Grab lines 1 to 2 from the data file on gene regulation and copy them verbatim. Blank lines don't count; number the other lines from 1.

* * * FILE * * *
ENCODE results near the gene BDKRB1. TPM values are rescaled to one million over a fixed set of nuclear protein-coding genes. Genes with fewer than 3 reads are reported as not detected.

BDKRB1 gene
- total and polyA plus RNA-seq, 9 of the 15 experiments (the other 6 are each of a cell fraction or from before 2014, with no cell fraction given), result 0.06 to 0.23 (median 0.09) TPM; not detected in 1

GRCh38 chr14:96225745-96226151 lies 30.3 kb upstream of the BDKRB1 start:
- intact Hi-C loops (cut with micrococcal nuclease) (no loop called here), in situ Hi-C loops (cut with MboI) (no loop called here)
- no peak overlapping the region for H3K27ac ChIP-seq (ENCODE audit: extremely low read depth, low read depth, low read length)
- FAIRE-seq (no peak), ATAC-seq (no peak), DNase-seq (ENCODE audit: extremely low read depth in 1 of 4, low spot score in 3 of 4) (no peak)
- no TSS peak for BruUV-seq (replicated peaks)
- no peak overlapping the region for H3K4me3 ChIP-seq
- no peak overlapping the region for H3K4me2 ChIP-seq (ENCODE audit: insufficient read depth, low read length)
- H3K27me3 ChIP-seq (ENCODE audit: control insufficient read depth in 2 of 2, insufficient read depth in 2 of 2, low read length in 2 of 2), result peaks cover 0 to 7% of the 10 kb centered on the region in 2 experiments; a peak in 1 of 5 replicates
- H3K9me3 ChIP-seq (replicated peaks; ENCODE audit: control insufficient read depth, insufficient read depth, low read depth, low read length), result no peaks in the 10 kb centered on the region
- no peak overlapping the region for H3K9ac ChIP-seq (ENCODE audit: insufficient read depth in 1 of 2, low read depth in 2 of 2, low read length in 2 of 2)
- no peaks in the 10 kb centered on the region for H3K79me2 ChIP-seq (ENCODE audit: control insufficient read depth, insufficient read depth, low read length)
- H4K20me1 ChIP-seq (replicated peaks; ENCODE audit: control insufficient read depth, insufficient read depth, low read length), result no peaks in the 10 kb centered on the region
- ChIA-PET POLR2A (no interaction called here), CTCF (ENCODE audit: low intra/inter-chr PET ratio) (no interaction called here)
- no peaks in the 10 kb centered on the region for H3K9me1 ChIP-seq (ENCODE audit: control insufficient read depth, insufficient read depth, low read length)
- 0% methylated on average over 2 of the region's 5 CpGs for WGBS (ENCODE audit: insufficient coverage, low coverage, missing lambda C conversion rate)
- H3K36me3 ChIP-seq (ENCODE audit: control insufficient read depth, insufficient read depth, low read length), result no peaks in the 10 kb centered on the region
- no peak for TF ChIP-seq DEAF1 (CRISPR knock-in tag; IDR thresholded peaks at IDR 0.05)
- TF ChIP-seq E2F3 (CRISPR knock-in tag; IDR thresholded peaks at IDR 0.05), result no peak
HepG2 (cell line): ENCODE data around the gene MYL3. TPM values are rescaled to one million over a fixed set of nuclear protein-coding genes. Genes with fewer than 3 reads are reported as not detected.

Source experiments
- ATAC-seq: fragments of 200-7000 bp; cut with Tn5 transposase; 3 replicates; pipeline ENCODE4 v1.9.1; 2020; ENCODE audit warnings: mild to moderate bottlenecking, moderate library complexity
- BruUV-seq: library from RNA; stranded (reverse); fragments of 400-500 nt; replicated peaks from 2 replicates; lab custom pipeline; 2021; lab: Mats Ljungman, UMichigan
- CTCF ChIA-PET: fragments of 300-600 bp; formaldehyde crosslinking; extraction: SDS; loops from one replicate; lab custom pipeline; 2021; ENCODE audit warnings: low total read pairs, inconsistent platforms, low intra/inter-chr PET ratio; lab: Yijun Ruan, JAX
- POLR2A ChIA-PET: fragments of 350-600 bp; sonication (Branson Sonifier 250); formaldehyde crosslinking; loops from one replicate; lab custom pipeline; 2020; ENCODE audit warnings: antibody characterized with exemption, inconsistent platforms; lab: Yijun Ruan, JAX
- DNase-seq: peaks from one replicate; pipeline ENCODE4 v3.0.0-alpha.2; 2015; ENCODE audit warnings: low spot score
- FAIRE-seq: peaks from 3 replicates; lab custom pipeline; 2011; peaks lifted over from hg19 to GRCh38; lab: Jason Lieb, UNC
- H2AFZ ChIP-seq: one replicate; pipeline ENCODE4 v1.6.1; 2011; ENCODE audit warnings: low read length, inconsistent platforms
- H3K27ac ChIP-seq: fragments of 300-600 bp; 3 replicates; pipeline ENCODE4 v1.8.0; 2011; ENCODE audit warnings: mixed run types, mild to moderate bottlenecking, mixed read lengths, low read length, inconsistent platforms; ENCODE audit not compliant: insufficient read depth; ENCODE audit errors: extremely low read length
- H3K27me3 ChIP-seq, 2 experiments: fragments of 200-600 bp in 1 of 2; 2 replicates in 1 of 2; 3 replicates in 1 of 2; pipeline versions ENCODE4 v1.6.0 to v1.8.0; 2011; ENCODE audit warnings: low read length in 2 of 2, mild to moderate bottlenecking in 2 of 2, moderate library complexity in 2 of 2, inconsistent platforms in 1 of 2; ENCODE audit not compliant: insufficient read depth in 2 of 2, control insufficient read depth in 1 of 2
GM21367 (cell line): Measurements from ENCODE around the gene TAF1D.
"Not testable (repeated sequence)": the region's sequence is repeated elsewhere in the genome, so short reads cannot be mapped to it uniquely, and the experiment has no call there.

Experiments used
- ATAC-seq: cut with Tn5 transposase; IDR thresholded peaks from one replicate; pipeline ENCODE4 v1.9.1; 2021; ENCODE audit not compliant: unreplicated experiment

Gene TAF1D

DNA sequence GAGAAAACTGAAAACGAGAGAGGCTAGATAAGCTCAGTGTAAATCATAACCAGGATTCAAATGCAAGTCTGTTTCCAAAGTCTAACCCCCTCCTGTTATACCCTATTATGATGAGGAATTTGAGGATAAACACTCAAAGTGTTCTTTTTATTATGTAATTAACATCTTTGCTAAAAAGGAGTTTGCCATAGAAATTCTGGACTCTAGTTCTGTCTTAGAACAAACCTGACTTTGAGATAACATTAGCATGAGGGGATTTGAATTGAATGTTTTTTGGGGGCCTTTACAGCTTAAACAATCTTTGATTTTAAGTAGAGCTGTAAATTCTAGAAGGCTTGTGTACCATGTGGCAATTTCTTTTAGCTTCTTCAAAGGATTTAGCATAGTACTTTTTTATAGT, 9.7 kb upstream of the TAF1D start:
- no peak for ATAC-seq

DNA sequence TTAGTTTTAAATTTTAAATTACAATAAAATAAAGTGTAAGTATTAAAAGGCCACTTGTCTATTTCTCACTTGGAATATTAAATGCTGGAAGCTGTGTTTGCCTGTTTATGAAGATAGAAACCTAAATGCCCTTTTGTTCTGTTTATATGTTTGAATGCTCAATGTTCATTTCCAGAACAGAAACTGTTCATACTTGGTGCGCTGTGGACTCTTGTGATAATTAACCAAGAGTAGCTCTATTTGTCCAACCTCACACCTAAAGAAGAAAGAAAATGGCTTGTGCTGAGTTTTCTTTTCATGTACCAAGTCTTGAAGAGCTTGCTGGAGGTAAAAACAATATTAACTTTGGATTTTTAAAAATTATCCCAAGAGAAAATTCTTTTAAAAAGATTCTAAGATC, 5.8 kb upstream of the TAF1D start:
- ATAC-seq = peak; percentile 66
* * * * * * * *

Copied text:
ENCODE results near the gene BDKRB1. TPM values are rescaled to one million over a fixed set of nuclear protein-coding genes. Genes with fewer than 3 reads are reported as not detected.

BDKRB1 gene